develop students’ English language proficiency in relation to one or more language
competencies and modalities, within content-based instruction.
[I ask students to say more or explain their thinking. For example, In Lesson 4, at 6:09, a
student responded “third person.” I immediately asked, “Can you explain how you know?”
She said, “because it says ‘the students’ but it doesn’t say “I.”
In Lesson 2, when asked “What information has that journalist already given us in that one
sentence?” a student responded, “the time and what happened.” It made sense that she
responded with “what happened” because we were trying to identify the 5Ws in the
sentence. I wanted her to elaborate on her idea, so I asked, “What did happen?” and she
was able to respond that the girl choked on a fidget spinner. I also asked her which W-word
corresponds with the time, and she was able to match it to “when.” (Lesson 2 4:04- 4:34) ] b. Explain how your instruction promotes comparisons and connections between the
content being taught and the students’ cultural and linguistic backgrounds, experiences,
and prior academic knowledge.
[I explicitly connect this learning to students’ prior academic knowledge. At the beginning of
lesson 4 on third-person perspective, I explain that the learning objective is challenging because
in our last writing unit on personal narratives, we wrote in first person. (Lesson 4- 0:13) I went
on to refer back to two students’ specific writing from the personal narrative unit, to draw the
comparison to a time they wrote in first-person perspective. (Lesson 4 – 0:42) I then explain to
students that I am teaching them about third-person perspective because in the pre assessment,
many students wrote in first-person. (Lesson 4 – 1:02)] 5. Analyzing Teaching
Refer to examples from the video clips in your responses to the prompts.
a. What changes would you make to your instruction—for the whole class and/or for
students who need greater support or challenge—to better support student development
of English language proficiency (e.g., missed opportunities)?
Consider the variety of English language learners in your class who may require different
strategies/support (e.g., students with IEPs or 504 plans, Students with Limited or
Interrupted Formal Education [SLIFE], readers who struggle in their first language,
students at varying levels of language proficiency, long-term ELLs, underperforming
students or those with gaps in academic knowledge, and/or gifted students).
[In Lesson 4, I would change my instruction to 1) include turn and talks and 2) provide more
opportunities to practice changing from first to third person perspective. I posed questions to the
entire group for individuals to respond to during the teaching and guided practice portions of the
lesson. While I did implement strategies to make sure all voices were heard, I missed the
opportunity to give students more opportunity to orally explain their thinking and for me to
informally assess student understanding during turn and talk. Specifically, in the guided practice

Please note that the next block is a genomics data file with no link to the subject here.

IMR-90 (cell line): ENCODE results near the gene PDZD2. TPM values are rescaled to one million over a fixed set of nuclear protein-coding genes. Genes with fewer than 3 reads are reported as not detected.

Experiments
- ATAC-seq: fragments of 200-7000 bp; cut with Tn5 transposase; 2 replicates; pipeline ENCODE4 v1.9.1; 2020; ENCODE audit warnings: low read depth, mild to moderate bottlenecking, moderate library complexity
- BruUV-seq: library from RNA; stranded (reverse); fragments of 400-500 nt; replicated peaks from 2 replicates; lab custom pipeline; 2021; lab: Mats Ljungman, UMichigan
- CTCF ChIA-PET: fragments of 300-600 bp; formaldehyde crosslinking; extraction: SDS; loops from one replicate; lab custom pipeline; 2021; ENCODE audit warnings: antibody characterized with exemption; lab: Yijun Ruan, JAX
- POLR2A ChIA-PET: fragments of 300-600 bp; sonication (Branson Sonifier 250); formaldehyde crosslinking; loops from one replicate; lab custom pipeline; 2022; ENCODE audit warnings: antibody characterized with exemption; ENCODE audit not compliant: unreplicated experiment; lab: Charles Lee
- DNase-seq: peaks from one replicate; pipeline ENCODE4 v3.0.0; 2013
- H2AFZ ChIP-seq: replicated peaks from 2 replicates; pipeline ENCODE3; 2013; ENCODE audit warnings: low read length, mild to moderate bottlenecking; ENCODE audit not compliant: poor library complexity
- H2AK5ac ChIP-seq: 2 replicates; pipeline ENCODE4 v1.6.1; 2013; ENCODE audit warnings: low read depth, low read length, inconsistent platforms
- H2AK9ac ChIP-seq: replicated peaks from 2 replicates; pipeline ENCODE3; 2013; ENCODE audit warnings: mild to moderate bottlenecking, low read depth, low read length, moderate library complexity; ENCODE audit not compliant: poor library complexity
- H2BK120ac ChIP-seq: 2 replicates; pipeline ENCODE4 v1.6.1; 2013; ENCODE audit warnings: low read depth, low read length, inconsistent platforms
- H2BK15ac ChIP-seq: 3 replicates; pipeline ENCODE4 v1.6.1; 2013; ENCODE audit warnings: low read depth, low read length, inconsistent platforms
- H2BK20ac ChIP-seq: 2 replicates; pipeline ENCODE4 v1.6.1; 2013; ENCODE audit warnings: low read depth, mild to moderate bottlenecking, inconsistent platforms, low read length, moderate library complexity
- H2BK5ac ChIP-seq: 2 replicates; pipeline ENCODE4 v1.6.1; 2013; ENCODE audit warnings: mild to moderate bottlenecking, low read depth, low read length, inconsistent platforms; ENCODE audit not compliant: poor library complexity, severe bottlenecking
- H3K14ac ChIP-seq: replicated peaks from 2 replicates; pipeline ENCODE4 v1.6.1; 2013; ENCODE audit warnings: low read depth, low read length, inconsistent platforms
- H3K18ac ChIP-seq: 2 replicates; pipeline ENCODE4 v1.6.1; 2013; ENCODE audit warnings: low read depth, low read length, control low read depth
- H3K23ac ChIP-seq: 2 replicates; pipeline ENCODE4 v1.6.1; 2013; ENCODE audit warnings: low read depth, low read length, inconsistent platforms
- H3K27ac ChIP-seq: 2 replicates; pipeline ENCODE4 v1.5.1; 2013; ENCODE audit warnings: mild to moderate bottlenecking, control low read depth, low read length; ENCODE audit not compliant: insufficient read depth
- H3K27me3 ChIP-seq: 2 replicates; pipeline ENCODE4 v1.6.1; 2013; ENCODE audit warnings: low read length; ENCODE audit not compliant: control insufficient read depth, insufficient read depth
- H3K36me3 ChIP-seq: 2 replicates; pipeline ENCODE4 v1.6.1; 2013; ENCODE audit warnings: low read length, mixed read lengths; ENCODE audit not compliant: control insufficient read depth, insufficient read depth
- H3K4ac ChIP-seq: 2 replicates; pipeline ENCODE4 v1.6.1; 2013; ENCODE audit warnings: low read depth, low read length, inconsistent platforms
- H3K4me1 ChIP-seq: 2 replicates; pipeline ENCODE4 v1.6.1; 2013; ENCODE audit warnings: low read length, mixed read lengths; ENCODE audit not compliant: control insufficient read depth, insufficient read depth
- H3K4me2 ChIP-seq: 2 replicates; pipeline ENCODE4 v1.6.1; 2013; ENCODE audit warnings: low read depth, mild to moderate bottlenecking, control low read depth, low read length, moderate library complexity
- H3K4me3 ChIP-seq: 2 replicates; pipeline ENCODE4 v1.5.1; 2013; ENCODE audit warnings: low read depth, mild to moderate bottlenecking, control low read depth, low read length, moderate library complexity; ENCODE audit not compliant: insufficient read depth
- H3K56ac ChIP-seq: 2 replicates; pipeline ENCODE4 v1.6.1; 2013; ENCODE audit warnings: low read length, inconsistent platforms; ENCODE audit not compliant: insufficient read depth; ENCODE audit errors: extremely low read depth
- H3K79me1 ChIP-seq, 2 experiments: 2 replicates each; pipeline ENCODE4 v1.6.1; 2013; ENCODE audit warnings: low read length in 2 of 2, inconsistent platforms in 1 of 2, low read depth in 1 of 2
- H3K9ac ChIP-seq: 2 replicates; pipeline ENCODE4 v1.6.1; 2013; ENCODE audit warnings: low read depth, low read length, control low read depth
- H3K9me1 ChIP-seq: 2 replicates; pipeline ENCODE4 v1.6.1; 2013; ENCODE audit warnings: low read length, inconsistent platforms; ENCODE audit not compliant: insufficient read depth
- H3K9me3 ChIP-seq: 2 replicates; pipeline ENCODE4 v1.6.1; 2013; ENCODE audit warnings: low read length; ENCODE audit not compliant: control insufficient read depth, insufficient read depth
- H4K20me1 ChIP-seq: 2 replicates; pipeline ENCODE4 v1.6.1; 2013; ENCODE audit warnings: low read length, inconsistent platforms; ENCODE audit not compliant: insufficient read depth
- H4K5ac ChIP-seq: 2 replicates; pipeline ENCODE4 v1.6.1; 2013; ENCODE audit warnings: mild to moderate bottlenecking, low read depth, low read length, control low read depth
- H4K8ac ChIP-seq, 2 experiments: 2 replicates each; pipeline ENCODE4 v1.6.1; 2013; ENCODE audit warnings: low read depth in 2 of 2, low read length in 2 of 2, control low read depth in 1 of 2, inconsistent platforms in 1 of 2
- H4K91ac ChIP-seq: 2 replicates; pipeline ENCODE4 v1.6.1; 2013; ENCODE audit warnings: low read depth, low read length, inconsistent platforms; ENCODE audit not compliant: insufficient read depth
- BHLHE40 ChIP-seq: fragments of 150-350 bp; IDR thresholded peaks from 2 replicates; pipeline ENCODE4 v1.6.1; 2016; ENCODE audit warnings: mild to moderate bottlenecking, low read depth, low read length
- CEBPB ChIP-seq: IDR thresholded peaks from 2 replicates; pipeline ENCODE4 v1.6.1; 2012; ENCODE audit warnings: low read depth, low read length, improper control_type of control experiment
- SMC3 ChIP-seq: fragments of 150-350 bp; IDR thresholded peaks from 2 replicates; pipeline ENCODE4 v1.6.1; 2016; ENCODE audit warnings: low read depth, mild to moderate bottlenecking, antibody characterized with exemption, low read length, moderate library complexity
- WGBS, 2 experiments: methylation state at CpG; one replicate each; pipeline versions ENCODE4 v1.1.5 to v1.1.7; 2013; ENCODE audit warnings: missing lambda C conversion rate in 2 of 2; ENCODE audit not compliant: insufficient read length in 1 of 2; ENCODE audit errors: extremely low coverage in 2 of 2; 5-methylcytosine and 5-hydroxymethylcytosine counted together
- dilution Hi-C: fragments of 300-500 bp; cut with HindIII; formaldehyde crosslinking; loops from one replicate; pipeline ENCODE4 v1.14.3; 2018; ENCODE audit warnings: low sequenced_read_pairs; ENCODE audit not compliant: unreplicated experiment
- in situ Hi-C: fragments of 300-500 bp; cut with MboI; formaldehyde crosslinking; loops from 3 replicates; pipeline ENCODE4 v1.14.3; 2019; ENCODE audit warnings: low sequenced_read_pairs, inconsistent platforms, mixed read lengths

portion of the lesson, when I elicited student responses on how to revise the sentence, it was
clear from the immediate hands up that all students recognized the sentence was written in first
person. All students quickly and enthusiastically used the agree hand gesture to indicate they
agreed with one students’ response that “my class” indicates first person. However, when I
asked how to revise it, students were less forthcoming. I should have provided more opportunity
for students to co-construct understanding by saying “Turn and talk to your partner – how
should we revise ‘my class’ so this sentence is in the third person perspective.” Besides
supporting all students’ learning, these changes would also benefit my students with IEPs – one
student requires extra time and another benefits from strategic partnerships. Given the disparity
between how quickly students identified the first person and how quickly they could revise, I
should have also provided more opportunities to practice revising writing from the first to third
person perspective. I could have provided one more example for students to revise.]b. Why do you think these changes would improve student development of English
language proficiency? Support your explanation with evidence of student learning
AND principles from theory and/or research relevant to ELL education.
[Research supports the notion that when students are given opportunities to co-construct and
negotiate meaning through conversations about content, such as through turn and talks, they
have higher academic outcomes. This is especially relevant to ELL education, because ELL
students benefit from multiple opportunities to communicate in academic contexts. Turn and
talks provide a low-risk context for doing so.
Moreover, I think this change would improve my students’ development of English language
proficiency, because it is an instructional strategy that I use frequently with these students. In
other lessons, it has helped me to quickly scaffold conversations to relevant students’ language
and understanding. It is also a quick informal assessment that gives me information on what to
teach when conferring with students during independent work time.]